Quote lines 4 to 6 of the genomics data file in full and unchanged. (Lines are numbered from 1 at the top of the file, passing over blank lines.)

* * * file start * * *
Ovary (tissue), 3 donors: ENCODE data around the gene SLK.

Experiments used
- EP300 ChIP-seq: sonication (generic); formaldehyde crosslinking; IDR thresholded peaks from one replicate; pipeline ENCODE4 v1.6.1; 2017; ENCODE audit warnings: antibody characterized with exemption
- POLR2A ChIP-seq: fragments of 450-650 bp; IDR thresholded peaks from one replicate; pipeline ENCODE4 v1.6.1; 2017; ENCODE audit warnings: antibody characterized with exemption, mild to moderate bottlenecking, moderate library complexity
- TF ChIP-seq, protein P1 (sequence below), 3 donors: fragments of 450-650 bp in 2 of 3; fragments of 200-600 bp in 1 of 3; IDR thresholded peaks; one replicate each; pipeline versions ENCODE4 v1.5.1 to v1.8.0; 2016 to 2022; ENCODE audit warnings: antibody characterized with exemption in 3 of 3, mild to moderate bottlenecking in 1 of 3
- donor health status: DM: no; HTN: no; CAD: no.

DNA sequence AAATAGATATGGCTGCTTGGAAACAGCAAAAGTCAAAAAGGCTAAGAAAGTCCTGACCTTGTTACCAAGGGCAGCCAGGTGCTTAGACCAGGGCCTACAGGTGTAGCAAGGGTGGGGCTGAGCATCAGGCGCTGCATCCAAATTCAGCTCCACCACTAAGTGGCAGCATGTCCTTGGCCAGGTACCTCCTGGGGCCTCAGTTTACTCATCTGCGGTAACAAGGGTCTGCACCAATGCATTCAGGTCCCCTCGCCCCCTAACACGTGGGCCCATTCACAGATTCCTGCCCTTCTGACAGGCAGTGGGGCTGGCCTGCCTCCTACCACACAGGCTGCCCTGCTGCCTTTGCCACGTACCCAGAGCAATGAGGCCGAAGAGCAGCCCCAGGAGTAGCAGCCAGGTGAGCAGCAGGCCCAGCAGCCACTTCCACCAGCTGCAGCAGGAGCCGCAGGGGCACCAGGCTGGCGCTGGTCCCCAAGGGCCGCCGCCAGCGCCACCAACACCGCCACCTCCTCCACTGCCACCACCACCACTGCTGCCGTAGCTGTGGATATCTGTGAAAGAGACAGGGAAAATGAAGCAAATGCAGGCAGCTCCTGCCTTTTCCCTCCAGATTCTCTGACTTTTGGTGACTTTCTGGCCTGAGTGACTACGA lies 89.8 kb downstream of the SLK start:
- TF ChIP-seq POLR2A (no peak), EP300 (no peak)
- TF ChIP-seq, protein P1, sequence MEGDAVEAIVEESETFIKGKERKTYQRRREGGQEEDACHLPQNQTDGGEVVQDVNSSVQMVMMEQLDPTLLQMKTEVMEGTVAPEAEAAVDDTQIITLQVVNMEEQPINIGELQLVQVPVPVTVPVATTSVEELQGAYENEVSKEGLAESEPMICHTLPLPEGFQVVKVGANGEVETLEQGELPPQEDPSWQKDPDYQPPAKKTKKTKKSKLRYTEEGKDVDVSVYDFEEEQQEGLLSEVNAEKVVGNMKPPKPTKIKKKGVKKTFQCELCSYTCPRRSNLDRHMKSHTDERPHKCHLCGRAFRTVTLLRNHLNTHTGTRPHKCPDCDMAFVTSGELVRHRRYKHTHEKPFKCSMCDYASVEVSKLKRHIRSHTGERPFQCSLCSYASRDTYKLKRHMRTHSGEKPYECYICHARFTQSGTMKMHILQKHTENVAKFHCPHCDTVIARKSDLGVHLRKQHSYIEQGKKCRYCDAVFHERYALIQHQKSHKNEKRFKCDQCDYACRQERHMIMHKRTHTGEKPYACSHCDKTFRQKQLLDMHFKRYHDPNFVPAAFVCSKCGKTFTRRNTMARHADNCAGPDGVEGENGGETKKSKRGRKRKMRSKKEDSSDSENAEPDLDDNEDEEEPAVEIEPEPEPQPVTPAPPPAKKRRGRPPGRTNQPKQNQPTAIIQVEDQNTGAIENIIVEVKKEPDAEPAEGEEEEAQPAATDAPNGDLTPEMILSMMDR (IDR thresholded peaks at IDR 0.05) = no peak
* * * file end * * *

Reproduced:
- POLR2A ChIP-seq: fragments of 450-650 bp; IDR thresholded peaks from one replicate; pipeline ENCODE4 v1.6.1; 2017; ENCODE audit warnings: antibody characterized with exemption, mild to moderate bottlenecking, moderate library complexity
- TF ChIP-seq, protein P1 (sequence below), 3 donors: fragments of 450-650 bp in 2 of 3; fragments of 200-600 bp in 1 of 3; IDR thresholded peaks; one replicate each; pipeline versions ENCODE4 v1.5.1 to v1.8.0; 2016 to 2022; ENCODE audit warnings: antibody characterized with exemption in 3 of 3, mild to moderate bottlenecking in 1 of 3
- donor health status: DM: no; HTN: no; CAD: no.